Milly and the Magic Numbers Milly likes to solve problems very much. Today she is solving a problem in which she has N, L and R and she has to find out the total count of Magic Numbers in [L, R] . Magic Numbers are the numbers which are divisible by at least one prime number in [1, N] . Being a beginner in programming, this one seems too hard for her to solve. So, she is asking you for her help, so your task is to solve this problem. Input First line of the input will have a integer T(number of test cases). Then each of the next T lines will contain 3 space separated integers: N, L and R. Output For each test case, print a single line having the count of Magic Numbers in [L, R]. Constraints 1 ≤ T ≤ 10 2 ≤ N ≤ 50 1 ≤ L ≤ R ≤ 10^{18} Sample Input 2 5 1 10 10 10 20 Sample Ouput 8 7 asked 05 Dec '16, 15:11

@arpit728 It can be easily solved, if you know that the number of multiples of any number(say x) occurs upto certain number(say n) is equal to the $floor(n/x)$ (example: number of multiples of 4 upto 42 is $floor(42/4)=10$). In this question we can calculate number of multiples (between L and R) of each prime number less than N one by one. But this will include some numbers multiple time (example: for n=6, L=1 and R=32, 30 will be counted three times as multiple of 2, 3 and 5.), so we need to subtract that multiples of numbers formed by multiplying prime numbers two at a time. In above example, those numbers will be $2*3=6$, $2*5=10$ and $3*5=15$, but this will remove 30 three times so we need to add the count of multiples formed by multiplying primes taken three at a time (i.e., $2*3*5=30$). total count = $\sum$(count of multiples of primes taken one at a time)  $\sum$(count of multiples of product of prime taken two at a time) + .... $\sum$(count of multiples of product of all prime numbers) Example: N=6,L=1 and R=31; Let, count(x) = number of multiples of prime number x; answered 05 Dec '16, 15:54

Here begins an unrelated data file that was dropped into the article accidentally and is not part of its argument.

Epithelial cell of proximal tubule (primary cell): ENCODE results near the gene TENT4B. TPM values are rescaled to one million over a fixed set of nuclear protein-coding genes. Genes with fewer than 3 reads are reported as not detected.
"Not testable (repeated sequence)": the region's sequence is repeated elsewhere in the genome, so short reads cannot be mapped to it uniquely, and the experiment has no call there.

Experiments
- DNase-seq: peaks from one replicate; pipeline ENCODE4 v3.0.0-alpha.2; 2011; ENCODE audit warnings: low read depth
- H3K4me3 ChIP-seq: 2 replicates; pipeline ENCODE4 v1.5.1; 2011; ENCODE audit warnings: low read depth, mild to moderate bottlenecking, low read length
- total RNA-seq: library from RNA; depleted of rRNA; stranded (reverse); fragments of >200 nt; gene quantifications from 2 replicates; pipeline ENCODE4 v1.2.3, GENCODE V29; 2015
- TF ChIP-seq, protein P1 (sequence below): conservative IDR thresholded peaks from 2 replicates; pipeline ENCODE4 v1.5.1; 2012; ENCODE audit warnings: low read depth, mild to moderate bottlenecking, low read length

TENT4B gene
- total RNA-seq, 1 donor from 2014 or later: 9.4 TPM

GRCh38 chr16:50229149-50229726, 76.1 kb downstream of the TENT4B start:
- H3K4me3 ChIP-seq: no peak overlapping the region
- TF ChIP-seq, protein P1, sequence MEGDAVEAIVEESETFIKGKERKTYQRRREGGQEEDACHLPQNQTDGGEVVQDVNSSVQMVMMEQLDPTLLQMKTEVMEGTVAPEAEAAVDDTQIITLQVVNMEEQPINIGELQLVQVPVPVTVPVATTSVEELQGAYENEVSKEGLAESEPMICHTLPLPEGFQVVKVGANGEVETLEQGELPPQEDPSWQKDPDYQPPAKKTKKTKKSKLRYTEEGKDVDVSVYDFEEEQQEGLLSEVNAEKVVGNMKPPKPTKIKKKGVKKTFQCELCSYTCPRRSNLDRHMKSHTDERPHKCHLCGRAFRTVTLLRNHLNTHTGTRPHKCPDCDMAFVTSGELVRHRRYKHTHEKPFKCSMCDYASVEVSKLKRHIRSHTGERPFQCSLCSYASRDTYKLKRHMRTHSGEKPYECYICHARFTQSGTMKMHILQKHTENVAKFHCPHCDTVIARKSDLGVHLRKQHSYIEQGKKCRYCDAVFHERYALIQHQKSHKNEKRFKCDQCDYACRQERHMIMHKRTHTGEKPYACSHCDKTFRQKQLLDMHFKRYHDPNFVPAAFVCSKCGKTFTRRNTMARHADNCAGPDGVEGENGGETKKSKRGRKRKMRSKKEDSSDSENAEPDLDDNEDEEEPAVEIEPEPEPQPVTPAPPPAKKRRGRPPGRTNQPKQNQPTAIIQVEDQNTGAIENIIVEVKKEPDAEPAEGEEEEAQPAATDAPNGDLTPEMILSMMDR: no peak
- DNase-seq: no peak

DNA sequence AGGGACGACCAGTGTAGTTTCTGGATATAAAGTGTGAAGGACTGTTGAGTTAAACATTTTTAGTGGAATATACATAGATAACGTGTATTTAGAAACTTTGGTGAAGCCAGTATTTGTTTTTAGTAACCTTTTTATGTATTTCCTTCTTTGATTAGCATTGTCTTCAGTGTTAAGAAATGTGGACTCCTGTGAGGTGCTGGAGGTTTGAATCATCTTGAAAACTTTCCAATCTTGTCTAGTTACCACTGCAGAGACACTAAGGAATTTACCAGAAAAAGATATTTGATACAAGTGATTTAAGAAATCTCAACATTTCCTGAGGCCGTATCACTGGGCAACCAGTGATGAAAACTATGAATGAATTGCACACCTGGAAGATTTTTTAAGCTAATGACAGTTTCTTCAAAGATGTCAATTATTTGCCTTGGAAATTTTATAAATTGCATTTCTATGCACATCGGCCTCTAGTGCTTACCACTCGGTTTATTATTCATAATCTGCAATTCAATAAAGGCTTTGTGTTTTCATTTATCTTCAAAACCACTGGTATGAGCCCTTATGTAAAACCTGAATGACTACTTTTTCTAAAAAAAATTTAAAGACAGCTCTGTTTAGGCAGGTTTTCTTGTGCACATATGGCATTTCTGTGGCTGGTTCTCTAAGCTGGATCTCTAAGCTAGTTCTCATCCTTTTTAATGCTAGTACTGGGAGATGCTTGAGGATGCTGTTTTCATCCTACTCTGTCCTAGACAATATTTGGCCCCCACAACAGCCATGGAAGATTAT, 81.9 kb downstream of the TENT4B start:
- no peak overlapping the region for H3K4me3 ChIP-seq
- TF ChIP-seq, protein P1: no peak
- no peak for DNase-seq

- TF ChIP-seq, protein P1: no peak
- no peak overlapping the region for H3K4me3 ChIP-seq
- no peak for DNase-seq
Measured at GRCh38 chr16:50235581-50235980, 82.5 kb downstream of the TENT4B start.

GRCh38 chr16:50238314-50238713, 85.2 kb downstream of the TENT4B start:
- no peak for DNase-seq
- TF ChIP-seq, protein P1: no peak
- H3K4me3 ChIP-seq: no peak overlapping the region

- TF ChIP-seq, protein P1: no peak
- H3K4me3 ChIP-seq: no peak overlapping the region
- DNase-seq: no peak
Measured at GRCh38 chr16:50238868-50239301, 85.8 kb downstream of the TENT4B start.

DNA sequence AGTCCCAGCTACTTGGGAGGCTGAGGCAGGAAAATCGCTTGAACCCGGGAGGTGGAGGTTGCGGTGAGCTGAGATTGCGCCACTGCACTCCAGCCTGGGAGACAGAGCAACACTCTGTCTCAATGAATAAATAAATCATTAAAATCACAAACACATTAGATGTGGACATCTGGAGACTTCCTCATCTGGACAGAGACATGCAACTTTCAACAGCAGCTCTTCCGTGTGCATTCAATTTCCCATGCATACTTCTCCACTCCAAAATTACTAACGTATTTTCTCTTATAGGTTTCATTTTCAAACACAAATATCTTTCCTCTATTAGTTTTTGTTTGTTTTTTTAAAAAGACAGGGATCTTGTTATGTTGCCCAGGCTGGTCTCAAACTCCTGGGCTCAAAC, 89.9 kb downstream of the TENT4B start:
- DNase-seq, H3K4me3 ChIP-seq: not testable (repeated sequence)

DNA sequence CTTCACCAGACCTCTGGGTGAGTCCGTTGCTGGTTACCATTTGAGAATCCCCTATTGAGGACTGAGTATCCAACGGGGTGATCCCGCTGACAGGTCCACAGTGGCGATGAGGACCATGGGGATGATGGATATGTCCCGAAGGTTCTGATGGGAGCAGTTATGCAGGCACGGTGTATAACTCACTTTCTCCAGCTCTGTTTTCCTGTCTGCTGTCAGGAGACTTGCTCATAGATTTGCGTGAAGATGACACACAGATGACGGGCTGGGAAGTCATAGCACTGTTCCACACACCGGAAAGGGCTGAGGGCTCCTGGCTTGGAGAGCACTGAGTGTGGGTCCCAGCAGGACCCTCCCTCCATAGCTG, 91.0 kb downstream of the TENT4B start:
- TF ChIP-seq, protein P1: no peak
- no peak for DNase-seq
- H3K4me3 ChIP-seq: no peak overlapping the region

Please explain the subtraction logic in more details. How the elements that are being counted multiple times is taken care of.
(05 Dec '16, 22:34)
@arpit728 I've added an example to clear the logic.
(06 Dec '16, 00:44)
@arpit728 If you feel your question has been answered, mark it as accepted.
(06 Dec '16, 00:46)

You can apply a sieve solution... Complexity: O(nlog(n)) for marking the multiples and O(n) for counting... answered 05 Dec '16, 17:54

Where do you get the 31/2 uhh, mate? answered 06 Dec '16, 10:46
@banghasan I've taken the value of R as 31 in the example.
(06 Dec '16, 10:55)